We designed our data collection to block on golfer to ensure that each golfer would be testing equivalent combinations of the 4 factors. This is called balance. Based on this design, Minitab will also know to include golfer in the analysis.
There are four key benefits to blocking in your experiment design:
- The effect of the blocking variable at each level (in this case, our four golfers) will be estimated by the average response at that level, and then all the data will be standardized according to the golfer. Standardization essentially removes the effect of the blocking variable so that all the data can be analyzed as one experiment. This is similar to analysis of covariance, the major difference being that the data collection can be designed to be balanced with respect to the blocking variable, whereas this isn’t always possible with covariate(s).
- Blocking allows you to complete the data collection more efficiently by allowing the use of all resources (3 machines, 4 batches, 2 gages, etc.) without concern over adding variability to your results. The variability will be accounted for by attributing it to the blocking variable, thus preventing it from negatively affecting your results.
- Your results will be applicable over a wider range of conditions. Our results will apply to the range of golfers’ styles and abilities. We will also learn the relative importance of the blocking variable compared to the research variables. I saw this benefit benefit of blocking when I was working with a manufacturer of ultrasonic transducers who was having difficulty meeting a flatness specification, a key quality characteristic. We decided to run a 3-factor full factorial on each of the three production machines instead of just one. In the end, we found the three process variables had no effect on flatness: only one of the machines was causing the poor flatness results because of a fixture issue. Good thing we decided to block!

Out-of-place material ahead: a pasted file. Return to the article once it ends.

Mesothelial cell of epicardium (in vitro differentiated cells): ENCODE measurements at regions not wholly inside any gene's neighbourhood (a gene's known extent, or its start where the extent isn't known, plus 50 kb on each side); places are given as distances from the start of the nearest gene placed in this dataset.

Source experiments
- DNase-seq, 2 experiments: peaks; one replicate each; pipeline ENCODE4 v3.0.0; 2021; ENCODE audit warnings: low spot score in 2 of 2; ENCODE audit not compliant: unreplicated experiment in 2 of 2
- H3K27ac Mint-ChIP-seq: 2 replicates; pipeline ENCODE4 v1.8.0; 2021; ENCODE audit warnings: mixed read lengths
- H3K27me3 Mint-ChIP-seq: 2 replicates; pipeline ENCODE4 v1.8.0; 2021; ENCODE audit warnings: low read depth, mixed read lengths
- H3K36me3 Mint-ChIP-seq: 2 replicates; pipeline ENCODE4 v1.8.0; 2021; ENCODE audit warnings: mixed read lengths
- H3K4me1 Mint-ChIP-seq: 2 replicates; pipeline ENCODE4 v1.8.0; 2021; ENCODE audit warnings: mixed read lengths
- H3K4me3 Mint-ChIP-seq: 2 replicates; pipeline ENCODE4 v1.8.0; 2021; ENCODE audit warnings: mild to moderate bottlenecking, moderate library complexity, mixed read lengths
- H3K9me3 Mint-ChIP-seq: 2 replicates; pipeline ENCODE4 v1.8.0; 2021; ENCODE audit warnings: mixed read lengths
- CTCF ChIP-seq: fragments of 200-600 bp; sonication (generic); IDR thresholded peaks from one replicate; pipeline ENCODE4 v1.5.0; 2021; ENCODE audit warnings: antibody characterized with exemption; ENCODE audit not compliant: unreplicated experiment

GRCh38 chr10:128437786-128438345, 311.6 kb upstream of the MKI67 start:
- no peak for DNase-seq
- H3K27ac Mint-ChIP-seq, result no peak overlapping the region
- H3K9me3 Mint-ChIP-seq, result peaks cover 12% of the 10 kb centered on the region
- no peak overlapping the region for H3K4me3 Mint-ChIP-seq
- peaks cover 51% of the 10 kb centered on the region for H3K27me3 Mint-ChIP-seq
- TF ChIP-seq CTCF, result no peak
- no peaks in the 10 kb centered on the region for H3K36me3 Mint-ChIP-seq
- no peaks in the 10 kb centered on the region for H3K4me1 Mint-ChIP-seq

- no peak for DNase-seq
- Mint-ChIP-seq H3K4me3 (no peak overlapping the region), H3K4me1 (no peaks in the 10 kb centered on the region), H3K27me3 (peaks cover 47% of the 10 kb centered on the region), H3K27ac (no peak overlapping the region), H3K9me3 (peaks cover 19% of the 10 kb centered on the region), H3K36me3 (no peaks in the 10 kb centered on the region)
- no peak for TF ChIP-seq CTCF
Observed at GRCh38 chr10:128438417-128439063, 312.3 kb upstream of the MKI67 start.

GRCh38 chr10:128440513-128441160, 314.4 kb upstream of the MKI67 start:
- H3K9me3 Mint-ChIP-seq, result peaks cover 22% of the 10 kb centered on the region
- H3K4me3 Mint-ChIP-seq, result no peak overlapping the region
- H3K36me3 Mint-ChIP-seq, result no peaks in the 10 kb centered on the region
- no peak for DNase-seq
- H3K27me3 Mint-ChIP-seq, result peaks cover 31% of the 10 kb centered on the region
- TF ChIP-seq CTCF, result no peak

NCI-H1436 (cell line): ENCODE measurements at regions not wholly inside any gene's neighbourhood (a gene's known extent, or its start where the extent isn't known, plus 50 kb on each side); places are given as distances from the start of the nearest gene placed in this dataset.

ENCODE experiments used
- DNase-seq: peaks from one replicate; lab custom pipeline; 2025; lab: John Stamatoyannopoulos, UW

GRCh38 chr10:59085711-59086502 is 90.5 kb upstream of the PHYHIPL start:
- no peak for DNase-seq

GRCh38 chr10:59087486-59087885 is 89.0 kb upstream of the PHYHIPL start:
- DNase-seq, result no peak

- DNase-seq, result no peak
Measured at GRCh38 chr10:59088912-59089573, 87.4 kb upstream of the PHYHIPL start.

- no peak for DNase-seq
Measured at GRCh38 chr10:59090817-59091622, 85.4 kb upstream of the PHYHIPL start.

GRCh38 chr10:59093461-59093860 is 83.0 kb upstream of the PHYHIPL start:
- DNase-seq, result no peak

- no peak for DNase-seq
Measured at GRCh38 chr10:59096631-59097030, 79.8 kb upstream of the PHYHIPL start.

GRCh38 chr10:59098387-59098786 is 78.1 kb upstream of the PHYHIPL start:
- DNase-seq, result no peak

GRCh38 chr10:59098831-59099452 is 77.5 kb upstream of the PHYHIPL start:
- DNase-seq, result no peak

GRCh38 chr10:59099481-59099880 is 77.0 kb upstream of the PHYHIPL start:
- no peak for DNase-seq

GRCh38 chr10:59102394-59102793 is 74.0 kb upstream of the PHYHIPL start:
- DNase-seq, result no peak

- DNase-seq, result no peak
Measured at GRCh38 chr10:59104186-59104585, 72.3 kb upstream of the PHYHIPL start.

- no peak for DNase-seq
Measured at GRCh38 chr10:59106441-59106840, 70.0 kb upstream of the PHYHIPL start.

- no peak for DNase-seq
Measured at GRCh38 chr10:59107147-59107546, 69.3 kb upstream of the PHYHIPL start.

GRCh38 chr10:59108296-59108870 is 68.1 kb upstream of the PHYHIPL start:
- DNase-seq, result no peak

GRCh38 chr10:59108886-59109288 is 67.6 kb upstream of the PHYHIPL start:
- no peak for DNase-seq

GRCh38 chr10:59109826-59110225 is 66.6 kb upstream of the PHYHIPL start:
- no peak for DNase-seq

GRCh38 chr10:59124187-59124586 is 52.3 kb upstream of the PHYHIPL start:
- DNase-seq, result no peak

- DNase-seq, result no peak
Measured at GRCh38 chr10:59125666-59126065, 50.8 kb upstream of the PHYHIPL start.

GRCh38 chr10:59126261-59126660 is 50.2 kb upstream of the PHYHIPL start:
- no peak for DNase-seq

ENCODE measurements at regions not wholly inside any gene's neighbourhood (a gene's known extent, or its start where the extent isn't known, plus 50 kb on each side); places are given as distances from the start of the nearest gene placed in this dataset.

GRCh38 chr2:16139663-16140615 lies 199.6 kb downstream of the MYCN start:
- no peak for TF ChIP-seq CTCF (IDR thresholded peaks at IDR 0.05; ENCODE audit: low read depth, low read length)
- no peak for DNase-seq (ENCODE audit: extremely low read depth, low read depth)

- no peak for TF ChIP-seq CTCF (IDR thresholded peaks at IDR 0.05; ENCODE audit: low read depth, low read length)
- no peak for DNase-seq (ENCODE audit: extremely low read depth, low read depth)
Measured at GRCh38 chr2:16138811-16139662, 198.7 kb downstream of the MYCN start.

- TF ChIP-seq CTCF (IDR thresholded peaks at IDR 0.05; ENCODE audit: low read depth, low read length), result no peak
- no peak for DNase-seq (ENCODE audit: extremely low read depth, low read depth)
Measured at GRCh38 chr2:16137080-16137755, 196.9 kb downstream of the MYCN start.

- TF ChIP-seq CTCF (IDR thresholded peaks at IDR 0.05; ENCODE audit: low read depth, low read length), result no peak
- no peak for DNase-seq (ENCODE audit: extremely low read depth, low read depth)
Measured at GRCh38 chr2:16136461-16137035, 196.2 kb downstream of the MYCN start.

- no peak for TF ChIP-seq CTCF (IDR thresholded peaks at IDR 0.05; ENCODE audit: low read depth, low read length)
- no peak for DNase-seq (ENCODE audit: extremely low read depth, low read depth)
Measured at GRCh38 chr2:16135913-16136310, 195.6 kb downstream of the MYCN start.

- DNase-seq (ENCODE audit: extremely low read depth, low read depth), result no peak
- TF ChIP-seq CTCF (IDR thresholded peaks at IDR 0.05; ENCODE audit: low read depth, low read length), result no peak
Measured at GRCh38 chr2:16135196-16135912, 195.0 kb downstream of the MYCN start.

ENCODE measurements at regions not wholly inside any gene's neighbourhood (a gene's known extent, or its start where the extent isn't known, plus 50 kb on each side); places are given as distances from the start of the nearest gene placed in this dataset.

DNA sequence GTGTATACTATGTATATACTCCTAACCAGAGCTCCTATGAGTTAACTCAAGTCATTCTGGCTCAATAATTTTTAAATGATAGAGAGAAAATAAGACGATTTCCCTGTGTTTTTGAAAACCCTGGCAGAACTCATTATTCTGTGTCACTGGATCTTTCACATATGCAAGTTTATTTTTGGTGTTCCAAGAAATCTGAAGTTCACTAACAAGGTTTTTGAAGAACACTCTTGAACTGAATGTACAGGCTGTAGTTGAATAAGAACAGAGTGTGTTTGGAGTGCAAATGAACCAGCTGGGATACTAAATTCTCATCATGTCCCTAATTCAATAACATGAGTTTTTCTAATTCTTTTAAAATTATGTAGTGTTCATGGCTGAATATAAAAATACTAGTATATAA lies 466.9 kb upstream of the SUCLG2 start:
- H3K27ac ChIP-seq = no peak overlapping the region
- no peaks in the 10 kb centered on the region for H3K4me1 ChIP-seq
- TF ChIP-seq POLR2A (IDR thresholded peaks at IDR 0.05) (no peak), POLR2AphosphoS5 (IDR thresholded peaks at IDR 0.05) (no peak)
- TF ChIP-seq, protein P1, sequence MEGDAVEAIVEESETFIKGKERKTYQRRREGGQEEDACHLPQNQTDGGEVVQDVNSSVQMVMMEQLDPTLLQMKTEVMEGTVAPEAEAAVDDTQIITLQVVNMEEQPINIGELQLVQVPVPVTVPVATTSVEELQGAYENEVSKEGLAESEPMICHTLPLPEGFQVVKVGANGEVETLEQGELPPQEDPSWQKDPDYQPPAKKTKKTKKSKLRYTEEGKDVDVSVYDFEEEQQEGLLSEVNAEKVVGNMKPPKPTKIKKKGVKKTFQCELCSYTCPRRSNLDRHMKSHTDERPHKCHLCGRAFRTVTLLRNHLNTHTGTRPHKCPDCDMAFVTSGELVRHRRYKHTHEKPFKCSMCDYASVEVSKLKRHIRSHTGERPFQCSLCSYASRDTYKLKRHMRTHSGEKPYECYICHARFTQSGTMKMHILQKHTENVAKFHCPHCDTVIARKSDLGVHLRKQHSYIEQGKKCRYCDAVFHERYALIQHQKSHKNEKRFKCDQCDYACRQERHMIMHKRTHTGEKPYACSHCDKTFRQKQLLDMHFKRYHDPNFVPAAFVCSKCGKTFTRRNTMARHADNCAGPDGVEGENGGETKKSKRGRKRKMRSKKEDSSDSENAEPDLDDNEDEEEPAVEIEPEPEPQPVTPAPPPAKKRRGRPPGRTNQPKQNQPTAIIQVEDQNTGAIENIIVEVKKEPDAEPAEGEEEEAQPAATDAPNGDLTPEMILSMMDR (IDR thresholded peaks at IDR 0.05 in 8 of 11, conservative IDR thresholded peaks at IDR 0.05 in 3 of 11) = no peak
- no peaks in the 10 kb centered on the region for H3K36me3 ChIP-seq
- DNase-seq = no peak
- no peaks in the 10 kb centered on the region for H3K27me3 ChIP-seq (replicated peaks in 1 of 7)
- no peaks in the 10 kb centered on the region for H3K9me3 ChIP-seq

- Blocking accounts for the variability caused by the blocking variable, therefore reducing the error term used in all hypothesis tests. This increases the power of the test to detect a significant effect. Consider the ANOVA table below comparing the cure time for three polymer formulations tested over several batches of raw material:
The p-value for the F-test comparing the three formulations is 0.164, which means this test failed to detect that one of the formulations is different. This is based on an average error estimate that includes the batch-to-batch variation. If the batch-to-batch variation is separated from the error estimate by including the blocking variable (Batch) in the analysis, the ANOVA table is:
The p-value for the F-test comparing the three formulations is now 0.031, so we reject the null hypothesis that all three formulations have the same mean cure time and conclude that at least one formulation is different. We also learn that the batch-to-batch variation has roughly the same impact on cure time as the formulations we were studying.
I hope I've made a strong case for the importance of including a blocking variable in the design and analysis of your DOE. Many a designed experiment has been made or broken based on the researcher’s planning for categorical noise variable(s) that would impact their response.
Summary and Forecast
The two covariates, club speed and club / ball contact efficiency, as well as the blocking variable (Golfer), will be included in our final analysis, giving us a clearer assessment of the effects of our four experimental factors on our response, Carry distance. Next week we will review the results!
I am forecasting that our results will be full of unexpected interactions. How do I know this? If the final answer was just main effects, somebody would have already solved this problem. Main effects are easy. The really tough problems almost always involve interactions. That’s what makes them so tough!
Previous Golf DOE Posts